Will this require us to do things that we didn't have to when all this was done for us? Yes. Sorry.
But it will be so much more fun, and you, and the teachers you work with, will get the chance to do so much cool, innovative stuff.
Please don't assume it's any harder either. Learning new skills, or teaching yourself these things, is kinda what schools are for.
If I were secretary of state, would I make every school in the country go open source? No. That's no more about empowering your people than making them pay for managed services that they don't want, cost too much and may not be fit for purpose (well, OK, it's a bit more about empowerment than that, but you get my point).
Would I want them to be able to make an informed choice from all the alternatives on a level playing field. Yes.
Would I expect schools to justify the money they spend on software and services when free alternatives are available? Yes I rather think I would. I suspect the current incumbent might too.
In truth, my original article could perhaps have coped with a few more 'consider's and 'compare's, as really this is about schools thinking these things through for themselves and making informed rational choices. That said, merely 'considering' or 'comparing' won't, in itself, save money.
OK. A few further points.
1. There is no money.
2. Even if there was, the DfE don't appear to care much about ICT.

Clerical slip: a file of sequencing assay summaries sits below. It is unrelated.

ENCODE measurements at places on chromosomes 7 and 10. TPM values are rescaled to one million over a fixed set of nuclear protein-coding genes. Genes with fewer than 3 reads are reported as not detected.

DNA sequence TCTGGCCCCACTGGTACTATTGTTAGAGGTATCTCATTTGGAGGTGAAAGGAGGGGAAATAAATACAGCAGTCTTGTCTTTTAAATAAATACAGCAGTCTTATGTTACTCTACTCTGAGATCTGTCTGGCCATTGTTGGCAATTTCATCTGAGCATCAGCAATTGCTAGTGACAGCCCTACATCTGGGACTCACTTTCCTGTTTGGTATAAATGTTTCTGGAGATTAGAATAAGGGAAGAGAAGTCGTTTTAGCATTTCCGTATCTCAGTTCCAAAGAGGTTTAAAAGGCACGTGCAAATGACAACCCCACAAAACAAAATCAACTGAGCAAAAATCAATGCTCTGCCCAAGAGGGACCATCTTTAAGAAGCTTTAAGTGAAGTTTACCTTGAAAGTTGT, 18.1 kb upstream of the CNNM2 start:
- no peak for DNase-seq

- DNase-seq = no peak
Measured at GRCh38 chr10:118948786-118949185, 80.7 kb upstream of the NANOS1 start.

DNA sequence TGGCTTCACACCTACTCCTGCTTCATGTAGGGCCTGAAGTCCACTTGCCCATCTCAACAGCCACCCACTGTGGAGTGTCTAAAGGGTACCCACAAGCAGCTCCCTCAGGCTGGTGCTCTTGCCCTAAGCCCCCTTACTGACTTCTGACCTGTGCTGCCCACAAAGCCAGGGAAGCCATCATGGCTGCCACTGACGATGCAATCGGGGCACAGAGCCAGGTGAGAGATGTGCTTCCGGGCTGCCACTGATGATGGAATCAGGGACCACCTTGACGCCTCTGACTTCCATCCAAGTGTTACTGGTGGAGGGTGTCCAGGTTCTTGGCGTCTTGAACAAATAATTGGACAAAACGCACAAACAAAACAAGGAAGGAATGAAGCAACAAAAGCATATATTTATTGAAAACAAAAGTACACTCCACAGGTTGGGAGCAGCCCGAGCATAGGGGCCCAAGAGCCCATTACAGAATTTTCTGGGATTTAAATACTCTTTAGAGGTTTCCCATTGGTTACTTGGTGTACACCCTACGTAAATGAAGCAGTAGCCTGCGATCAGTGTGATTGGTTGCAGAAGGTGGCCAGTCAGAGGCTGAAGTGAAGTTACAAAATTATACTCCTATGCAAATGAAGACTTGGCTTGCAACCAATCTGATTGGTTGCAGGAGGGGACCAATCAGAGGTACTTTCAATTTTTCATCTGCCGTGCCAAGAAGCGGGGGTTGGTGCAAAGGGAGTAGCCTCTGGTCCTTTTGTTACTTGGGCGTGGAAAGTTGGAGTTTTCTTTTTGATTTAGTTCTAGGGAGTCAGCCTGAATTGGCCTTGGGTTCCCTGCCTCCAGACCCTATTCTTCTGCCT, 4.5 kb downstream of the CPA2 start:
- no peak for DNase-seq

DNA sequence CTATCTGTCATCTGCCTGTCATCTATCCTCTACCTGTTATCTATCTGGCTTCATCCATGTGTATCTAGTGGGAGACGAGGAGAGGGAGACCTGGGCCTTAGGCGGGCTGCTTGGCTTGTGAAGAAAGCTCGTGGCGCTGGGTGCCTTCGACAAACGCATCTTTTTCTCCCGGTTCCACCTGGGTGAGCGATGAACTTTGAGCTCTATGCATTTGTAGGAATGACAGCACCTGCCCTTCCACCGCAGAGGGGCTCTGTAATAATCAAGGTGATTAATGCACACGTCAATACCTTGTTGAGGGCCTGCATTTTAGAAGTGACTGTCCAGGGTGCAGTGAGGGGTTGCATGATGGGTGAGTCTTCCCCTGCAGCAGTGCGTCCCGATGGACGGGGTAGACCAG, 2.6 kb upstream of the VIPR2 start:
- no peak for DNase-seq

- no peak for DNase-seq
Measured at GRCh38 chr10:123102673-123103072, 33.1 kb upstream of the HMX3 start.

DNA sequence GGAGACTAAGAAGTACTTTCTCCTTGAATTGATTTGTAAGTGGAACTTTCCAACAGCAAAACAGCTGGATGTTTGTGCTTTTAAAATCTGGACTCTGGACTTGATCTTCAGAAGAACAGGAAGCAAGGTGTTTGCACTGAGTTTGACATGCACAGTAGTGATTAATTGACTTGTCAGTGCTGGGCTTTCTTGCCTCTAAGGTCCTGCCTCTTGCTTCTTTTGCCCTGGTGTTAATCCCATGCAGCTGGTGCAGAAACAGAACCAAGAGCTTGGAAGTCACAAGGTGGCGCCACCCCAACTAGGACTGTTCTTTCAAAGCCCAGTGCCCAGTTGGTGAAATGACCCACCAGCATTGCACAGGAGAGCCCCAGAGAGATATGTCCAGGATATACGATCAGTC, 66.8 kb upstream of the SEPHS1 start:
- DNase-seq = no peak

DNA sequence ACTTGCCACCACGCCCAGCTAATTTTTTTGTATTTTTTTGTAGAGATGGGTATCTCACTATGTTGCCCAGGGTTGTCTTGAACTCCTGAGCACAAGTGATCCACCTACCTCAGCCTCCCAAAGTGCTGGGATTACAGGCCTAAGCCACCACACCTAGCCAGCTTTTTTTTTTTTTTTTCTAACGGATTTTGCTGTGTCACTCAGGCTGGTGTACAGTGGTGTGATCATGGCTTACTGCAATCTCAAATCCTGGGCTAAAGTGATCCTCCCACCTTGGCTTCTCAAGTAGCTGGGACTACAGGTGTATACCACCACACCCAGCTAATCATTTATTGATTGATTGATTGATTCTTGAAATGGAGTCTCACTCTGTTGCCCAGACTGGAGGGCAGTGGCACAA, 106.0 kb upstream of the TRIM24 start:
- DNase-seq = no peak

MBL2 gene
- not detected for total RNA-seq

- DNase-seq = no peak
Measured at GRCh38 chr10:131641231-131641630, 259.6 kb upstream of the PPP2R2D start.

3. There'll be much less done centrally in future - schools may have (semi) protected funding, but that's not true for central or local government
4a. The new academies and free schools are essentially independent schools, publicly funded.
4b. The schools that remain funded through the LA are likely to have more freedom and autonomy too.
5. Read Ofsted's report on The Importance of ICT, paying particular attention to all the bits that talk about value for money, alternative applications and operating systems and open source. Failing that, read my (biased) summary.
Last edited by mberry; 20th July 2010 at 07:57 PM.
20th July 2010, 08:34 PM #51
Well, here are my basic thoughts on this...
1, software - I'm very pro FOSS personnally but I've discovered that there are two real issues that are very difficult (not impossible) to over come. The first is platform integration, as I said above sometime we have to invest in certain comercial software combinations to properly support other internal systems (er, SIMS). The second is end user acceptance. I think FOSS is still something of a geek marketplace. Joe Public still thinks in terms of Microsft, Adobe, et al. I tried introducing OpenOffice here and met much resistance, enough to not want to suggest other alternatives such as GiMP or Scribus.
2, Web apps - I think there is much milage to be had here. VLE's, Sharepoint, Web based MIS, Google Docs, etc are the general future direction of school ICT. But I see these as supplimenting other local thick client ICT solutions. I think most schools are probably now on their way down this road anyway.
3, Replacing computers - Another point that most schools are already quiet adept at. I for one only replace ICT Suite machines and use a policy of reissuing old ICT computers to other areas. I'm also actively working on both Thin Client and Multiseat solutions to kep drive down costs and extend the replacement cycle.